CHICAGO – The announcer’s voice rumbled through the speakers at Wrigley Field, reverberating over the ivy-covered walls, through the bleacher seats and up to the rooftops across the street.
As he called out each of the San Diego Padres, one by one, the Friendly Confines were – well – not so friendly.
“Will Venable. Alexi Amarista. Seth Smith….” one after another, the visiting players were greeted coldly with no sign of so much as a golf clap.
Finally, he got to the sixth spot in San Diego’s order: “Batting sixth. First baseman. Jake Goebbert.”
The 100-year-old park was infused with a sudden jolt of energy coming from the first baseline, just beside the Padres’ dugout. Although the Goebbert supporters made up a small portion of the announced attendance of 32,730, they were maybe 250 strong and cheering as loudly as the rest of the combined fans did when the hometown team was announced.
It was a rousing welcome home from the family members who made the trip from Hampshire, as well as from the college buddies and old teammates who came from all around the Chicago area. But it hardly was unusual. Throughout five seasons of minor league baseball and three years of college ball, the 6-foot, 205-pound ballplayer has enjoyed unwavering support from family and friends.
“People stay in contact, from old coaches to family and friends,” Goebbertt said before the game. “It’s a very special and unique experience to be from a small town and to be able to play in your big city right next door.”
Two of his most loyal supporters are his grandparents, Jim and Ester Goebbert. When he was in the minor leagues, riding the busses through Texas, Oklahoma and Arkansas, his grandparents routinely were in the stands watching.
“I think my grandparents have probably seen 1,000 baseball games in my life,” Goebbert said. “They’ve probably seen more baseball games then anyone.”
Since his Major League Baseball debut June 20, they've stayed up late watching each at-bat on TV. After almost every game, when he gets back to the his locker to take off his grass-stained baseball pants, he finds a text from grandma waiting for him.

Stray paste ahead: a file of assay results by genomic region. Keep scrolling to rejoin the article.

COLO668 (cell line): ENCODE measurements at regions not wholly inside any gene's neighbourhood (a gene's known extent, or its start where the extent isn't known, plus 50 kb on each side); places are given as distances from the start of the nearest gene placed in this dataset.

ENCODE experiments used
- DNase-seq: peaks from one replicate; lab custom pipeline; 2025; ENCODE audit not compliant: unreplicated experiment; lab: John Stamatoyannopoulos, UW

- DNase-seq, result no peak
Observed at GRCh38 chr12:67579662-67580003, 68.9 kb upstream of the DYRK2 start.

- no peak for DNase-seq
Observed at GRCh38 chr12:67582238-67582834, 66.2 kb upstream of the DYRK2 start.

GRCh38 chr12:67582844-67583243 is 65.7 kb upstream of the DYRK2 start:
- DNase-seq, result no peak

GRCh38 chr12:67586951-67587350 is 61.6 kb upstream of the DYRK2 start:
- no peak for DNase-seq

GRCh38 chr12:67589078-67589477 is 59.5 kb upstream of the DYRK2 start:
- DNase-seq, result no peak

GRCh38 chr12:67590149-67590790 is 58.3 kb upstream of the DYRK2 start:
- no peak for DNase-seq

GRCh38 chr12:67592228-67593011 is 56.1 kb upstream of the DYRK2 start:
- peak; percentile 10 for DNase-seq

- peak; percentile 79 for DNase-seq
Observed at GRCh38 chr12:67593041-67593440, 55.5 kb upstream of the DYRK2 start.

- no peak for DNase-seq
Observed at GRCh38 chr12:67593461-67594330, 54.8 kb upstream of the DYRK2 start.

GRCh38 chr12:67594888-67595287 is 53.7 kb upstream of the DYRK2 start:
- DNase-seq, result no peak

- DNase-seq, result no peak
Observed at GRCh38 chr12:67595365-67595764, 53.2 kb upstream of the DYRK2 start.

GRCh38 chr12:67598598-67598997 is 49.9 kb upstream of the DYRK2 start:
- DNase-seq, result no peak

“She knows baseball,” Jake said. “Whether it’s a ‘nice walk’ or a ‘great play on defense,' it’s not always about the hits. It’s the little things. And she’s always sending support, saying, ‘I love you.’ ”
Grandma even predicted Jake would be traded from the Oakland Athletics' farm team to the Padres. She told him so much in a text message after he was out of the lineup for two days.
“She knew something before I did,” Jake said.
Jake's brother, James, has followed his brother's journey, just like his grandparents have. He said he has rooted harder for his brother and his teams than he has his own when he was a three-sport athlete at Hampshire, just like his older brother.
After high school, James and four buddies piled into his father’s Chevy pickup truck and drove seven hours to Lexington, Kentucky to surprise Jake. They arrived just as he was stepping to the on deck circle.
“Jake! Jake! Jake!” he heard them scream.
“That happens a lot, so you don’t usually turn around,” Jake said. “But I recognized his voice and (knew) it was my brother.”
He turned around and waved. Then, he stepped to the plate. On the first pitch, he cranked a deep home run to left-center field.
“I really think he likes pressure. He saw us and that pumped him up,” said James, a 23-year-old farmer in Union.
The other thing his brother notices about him?
“I’m not a scout, but one thing that always stood out to me is that he has a great eye,” he said.
Goebbert showed that in the fourth inning Tuesday, when he laid off some awfully enticing pitches to draw a two-out walk. He also lined sharply to first base for an out in the second inning and struck out in the seventh.
The Hampshire grad has two more games to prove he likes the pressure as much as his brother predicts. And if he does, you can bet there will be plenty of Goebberts there cheering.
Said his 19-year-old cousin, John Smith, “Sometimes it really hasn’t sunk in. I’m used to watching him at minor league games on TV or the computer. But when I see him on TV, I have to stop and remind myself: this is it. This is the majors. Everybody is watching this.”